Skip to content

NTU's Gender and Ethnicity Pay Gap Report 2021

As the Vice-Chancellor of Nottingham Trent University (NTU), I take heart from the findings of this report. They endorse the University as a welcoming and inclusive place of work, one that guarantees equality of access to all our professional opportunities and benefits. Whilst important work remains to be done, our current trajectory is a positive one.

Edward Peck

Professor Edward Peck, Vice-Chancellor

It is crucial that NTU reflects the richness and diversity of our communities. The six themes of our ‘University, Reimagined’ strategy state loud and clear that we believe in creating opportunity, valuing ideas, enriching society, embracing sustainability, connecting globally and empowering people. We aim always to be bold and do the right thing. These commitments are as fundamental to the happiness, security and development of our colleagues as they are of our students; addressing inequality is at their core.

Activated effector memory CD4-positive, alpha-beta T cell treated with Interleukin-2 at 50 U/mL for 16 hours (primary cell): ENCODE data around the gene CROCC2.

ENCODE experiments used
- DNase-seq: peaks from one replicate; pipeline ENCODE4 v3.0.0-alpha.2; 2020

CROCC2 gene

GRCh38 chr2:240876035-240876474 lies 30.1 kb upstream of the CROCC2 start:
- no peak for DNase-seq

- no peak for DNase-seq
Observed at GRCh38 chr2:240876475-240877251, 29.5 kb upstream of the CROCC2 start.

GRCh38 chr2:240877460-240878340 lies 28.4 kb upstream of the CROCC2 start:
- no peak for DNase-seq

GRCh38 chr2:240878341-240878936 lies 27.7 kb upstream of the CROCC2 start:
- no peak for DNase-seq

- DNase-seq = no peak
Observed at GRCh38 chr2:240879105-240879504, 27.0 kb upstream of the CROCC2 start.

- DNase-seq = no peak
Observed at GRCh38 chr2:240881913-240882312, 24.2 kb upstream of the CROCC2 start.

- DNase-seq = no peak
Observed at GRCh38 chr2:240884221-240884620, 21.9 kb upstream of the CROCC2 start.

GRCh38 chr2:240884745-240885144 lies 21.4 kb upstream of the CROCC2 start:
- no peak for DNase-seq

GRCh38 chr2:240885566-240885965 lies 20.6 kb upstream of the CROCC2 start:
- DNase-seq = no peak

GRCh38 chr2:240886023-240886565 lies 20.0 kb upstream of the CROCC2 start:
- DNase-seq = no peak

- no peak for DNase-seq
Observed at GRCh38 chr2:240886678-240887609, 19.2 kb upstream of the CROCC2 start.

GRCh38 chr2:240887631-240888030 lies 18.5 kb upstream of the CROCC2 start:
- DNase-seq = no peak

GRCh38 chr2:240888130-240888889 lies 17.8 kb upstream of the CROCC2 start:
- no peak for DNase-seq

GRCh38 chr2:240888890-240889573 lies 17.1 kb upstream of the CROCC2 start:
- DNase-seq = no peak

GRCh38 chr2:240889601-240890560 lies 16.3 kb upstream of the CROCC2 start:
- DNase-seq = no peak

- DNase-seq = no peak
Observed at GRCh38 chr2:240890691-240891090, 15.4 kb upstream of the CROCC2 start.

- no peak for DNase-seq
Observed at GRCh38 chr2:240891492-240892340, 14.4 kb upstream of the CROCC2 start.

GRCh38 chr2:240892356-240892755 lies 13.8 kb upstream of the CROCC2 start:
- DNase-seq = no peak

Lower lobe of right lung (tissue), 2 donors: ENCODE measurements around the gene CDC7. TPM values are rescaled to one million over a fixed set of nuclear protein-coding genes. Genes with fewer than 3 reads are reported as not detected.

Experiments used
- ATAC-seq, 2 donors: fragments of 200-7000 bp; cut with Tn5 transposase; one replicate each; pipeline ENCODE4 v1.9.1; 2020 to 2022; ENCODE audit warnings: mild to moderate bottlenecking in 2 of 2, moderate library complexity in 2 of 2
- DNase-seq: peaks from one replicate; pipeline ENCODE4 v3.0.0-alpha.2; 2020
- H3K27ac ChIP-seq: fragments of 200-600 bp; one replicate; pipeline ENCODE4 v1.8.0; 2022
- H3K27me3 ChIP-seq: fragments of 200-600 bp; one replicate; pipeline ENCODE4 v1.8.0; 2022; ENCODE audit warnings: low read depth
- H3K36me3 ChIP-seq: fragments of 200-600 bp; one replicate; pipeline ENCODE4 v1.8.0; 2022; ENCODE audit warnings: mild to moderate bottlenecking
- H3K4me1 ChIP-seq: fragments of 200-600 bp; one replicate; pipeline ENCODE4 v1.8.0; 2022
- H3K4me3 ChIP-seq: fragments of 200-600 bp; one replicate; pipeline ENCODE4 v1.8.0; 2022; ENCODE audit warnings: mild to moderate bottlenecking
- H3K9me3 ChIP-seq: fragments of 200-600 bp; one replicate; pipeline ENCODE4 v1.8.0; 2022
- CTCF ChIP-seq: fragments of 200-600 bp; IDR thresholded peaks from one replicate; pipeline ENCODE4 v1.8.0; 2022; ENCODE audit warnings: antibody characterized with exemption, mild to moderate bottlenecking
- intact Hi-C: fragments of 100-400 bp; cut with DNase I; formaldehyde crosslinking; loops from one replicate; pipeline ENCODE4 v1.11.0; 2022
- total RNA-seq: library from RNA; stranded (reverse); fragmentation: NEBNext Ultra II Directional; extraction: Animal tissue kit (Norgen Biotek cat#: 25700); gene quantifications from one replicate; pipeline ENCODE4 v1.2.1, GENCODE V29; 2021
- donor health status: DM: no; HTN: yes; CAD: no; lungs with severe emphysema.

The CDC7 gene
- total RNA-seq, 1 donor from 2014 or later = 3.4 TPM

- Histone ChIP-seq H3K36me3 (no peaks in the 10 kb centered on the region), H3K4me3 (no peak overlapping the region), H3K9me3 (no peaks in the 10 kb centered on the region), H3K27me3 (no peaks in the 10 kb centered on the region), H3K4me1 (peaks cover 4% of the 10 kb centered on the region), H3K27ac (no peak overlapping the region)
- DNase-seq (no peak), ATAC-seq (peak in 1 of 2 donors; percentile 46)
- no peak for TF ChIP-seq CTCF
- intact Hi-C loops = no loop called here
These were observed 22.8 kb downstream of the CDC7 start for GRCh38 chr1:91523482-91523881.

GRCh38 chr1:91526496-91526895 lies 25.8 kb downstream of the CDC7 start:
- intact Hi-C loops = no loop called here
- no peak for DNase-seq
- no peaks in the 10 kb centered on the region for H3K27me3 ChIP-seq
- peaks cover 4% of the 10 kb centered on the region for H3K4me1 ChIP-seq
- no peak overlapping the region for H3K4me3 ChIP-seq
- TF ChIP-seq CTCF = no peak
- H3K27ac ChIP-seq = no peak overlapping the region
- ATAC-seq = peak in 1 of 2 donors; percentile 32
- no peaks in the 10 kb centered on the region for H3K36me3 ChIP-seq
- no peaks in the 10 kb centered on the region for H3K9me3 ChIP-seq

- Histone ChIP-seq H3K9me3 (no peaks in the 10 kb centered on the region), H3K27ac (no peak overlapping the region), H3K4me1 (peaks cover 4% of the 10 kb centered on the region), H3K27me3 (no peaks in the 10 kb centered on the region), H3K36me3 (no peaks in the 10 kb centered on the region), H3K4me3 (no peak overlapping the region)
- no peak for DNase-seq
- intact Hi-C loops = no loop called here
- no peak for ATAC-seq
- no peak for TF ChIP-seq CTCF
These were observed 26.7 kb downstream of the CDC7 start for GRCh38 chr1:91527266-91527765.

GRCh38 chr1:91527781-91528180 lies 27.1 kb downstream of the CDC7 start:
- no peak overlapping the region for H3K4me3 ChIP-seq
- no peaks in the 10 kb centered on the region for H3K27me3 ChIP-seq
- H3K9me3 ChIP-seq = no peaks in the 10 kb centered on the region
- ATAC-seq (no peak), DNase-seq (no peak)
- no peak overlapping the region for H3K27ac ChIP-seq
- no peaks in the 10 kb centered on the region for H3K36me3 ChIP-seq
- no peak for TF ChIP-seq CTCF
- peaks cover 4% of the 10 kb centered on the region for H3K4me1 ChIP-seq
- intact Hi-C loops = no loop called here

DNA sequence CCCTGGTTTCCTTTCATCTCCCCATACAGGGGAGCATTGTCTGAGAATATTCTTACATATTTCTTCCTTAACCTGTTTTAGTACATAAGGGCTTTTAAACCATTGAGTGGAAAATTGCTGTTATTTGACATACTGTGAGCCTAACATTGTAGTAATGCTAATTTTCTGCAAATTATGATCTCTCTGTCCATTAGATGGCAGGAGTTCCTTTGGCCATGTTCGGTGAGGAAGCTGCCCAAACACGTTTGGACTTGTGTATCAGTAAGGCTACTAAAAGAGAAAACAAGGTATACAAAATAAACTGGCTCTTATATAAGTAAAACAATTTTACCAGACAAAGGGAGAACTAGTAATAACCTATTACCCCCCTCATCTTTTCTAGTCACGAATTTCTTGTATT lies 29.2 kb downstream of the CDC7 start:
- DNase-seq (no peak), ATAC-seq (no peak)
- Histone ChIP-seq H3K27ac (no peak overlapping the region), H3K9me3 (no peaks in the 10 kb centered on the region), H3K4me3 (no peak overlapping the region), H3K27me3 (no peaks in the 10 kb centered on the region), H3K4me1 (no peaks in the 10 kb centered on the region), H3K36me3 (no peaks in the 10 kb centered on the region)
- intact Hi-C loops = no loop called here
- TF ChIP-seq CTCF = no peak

This report details several areas of progress: a narrowing of the mean and median gender pay gaps at NTU; a steady climb in the numbers of Black, Asian and Minority Ethnic (BAME) colleagues employed throughout the University; and continuing to maintain a higher representation of women employed in senior roles at NTU than the sector average. Furthermore, it highlights some of the important steps we have introduced to promote equality and inclusivity: from the creation of the University Shadow Executive Team, through the additional funding allocated to the Aurora leadership programme, to the University-wide training initiatives we have developed to tackle unconscious bias.

The ethnic and gender pay gaps at NTU are diminishing. Ultimately, our goal is to eradicate them. Its achievement will necessitate determination alongside privileging diversity over hegemony.

Read our gender and ethnicity pay gap report